Date of Award


Degree Type


Degree Name

Bachelor of Arts Honours


Faculty of Community Services, Education and Social Sciences

First Advisor

Dr Craig Speelman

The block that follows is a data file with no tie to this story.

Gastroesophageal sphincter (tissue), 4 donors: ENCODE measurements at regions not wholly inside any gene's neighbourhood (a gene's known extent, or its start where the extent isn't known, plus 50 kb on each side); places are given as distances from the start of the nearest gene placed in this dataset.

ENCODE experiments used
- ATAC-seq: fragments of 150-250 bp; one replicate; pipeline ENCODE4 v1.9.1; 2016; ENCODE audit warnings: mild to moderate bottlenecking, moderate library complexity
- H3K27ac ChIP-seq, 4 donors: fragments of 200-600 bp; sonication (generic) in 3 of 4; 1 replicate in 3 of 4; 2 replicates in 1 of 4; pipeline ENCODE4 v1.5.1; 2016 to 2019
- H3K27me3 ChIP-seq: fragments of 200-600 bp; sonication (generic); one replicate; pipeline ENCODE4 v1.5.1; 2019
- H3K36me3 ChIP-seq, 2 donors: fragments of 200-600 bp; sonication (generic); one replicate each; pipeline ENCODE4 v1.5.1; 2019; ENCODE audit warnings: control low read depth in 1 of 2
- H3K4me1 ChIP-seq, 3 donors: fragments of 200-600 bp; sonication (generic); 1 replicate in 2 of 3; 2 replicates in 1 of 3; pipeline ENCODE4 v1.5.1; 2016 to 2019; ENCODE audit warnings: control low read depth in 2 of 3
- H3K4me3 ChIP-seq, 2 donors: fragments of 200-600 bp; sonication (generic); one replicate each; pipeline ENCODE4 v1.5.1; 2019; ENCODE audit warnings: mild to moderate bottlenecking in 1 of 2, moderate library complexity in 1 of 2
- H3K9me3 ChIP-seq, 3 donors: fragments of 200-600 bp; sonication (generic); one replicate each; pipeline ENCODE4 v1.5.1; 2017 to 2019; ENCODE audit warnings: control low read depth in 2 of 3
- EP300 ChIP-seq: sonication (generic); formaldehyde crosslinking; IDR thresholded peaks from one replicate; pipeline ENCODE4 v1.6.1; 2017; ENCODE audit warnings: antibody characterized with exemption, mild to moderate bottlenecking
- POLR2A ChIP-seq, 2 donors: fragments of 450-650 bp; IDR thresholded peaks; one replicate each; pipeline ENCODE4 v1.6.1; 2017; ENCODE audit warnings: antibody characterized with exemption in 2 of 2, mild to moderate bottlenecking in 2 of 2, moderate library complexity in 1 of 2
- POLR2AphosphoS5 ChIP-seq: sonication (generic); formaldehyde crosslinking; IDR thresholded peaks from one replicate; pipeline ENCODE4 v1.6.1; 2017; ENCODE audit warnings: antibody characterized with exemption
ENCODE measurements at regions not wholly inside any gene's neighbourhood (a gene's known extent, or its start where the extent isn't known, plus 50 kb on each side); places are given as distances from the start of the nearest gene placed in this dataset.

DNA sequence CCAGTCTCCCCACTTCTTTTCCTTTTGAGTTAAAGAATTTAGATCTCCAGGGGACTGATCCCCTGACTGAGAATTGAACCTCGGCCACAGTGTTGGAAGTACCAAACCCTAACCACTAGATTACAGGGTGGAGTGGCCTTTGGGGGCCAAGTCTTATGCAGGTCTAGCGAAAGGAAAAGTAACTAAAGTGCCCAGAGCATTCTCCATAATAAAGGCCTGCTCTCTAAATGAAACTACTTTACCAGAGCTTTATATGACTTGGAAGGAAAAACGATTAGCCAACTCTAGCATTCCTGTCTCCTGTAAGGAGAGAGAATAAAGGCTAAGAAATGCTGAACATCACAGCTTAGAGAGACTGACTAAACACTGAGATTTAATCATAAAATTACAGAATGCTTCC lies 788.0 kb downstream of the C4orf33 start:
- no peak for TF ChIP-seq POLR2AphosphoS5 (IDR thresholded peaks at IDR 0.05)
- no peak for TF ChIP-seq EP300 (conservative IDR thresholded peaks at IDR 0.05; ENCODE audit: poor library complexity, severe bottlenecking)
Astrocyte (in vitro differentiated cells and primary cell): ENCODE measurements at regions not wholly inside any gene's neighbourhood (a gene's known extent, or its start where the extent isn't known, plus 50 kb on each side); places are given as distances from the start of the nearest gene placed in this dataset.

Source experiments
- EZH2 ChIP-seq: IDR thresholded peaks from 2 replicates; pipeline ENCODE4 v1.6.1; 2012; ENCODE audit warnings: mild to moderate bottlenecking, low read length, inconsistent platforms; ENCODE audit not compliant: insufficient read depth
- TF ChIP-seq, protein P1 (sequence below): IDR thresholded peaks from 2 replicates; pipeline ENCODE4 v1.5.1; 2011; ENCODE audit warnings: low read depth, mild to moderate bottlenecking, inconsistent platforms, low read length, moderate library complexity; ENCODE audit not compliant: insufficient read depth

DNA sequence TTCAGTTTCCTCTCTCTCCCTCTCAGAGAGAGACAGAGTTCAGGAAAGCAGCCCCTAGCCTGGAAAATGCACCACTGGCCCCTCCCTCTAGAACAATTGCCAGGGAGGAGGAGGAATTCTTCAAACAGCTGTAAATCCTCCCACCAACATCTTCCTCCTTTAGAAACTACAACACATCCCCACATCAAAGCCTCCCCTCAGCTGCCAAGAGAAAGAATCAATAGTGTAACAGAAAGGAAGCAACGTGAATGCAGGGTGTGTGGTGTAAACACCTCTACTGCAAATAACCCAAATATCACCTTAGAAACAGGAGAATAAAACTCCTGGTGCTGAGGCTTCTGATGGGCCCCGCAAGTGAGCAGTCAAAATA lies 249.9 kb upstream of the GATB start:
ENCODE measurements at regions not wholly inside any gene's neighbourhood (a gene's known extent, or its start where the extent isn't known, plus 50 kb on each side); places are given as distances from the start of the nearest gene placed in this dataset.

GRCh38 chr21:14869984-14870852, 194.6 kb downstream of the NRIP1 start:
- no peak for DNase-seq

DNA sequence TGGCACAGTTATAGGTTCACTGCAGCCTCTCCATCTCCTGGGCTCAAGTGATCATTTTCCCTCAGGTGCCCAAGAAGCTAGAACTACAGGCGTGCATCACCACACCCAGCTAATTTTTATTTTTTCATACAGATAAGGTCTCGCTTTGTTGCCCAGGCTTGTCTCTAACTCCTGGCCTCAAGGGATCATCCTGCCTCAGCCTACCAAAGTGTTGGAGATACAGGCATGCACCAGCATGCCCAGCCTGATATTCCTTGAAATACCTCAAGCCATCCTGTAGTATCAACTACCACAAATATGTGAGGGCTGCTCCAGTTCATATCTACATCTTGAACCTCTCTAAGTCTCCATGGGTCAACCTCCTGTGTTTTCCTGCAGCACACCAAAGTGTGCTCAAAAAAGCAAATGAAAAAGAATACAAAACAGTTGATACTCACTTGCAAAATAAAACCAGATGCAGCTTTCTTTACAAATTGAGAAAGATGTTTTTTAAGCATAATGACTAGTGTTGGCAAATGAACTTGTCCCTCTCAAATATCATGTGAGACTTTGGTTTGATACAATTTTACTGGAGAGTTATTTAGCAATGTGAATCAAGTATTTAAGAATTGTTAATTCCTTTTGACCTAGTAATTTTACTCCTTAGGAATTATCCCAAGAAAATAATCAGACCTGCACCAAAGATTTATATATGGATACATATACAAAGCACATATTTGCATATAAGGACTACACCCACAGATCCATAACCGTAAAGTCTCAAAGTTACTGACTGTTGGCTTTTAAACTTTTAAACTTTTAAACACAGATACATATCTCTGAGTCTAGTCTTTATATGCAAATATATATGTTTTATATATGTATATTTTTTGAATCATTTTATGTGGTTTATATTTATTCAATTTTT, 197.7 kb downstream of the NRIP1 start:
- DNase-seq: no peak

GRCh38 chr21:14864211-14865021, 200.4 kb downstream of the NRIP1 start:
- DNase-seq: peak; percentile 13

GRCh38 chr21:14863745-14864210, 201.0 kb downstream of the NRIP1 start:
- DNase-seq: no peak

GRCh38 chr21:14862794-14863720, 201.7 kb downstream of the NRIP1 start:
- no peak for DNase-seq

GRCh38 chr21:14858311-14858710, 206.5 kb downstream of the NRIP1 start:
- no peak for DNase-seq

When people practice a task, their performance in terms of speed and accuracy normally improves in a smooth manner that follows a power function. The consistency with which the performance of a wide range of skills conforms to this power function relationship is known as the Power Law of Learning, and has been an important assumption of many of the dominant theories of skill acquisition and transfer. As such, the form of the power function that is derived from the training process has been used to predict performance when task conditions remain constant. However, Speelman and Kirsner (under review) have found that performance can be disrupted by any change in a task, especially with regard to task complexity. The present study sought to more closely examine the nature of the disruption by focusing on whether it related to a change in the conceptual requirements of the task as a function of complexity. Sixty participants were used to examine three aspects of conceptual change on an arithmetic test task consisting of problems drawn from the Six-Times table, all of which could be solved by memory retrieval. The three respective conditions dealt with the influence on the test task of: other memory retrieval problems; algorithmic processing; and a combination of memory retrieval and algorithmic processing. All participants received a common set of 72 test task problems in the training phase of the experiment, which were combined with 72 distractor task problems and presented to participants in exactly the same manner in the transfer phase. Mean reaction times and accuracy were measured for the test and distractor tasks in the training and transfer phases. An analysis of the results supported Speelman and Kirner's findings of a disruption in performance at the introduction of the distractor task problems. Such a disruption was found in the conditions examining algorithmic processing and a combination of memory retrieval and algorithmic processing. In contrast to Speelman and Kirsner's findings, where participants quickly recovered from the disruption, a prolonged disruption was found in all conditions that continued throughout the transfer phase. These findings, together with those of Speelman and Kirsner, challenge some of the assumptions of current theories of skill acquisition and transfer, and provide further avenues of research into the factors affecting the use of skills in a new environment.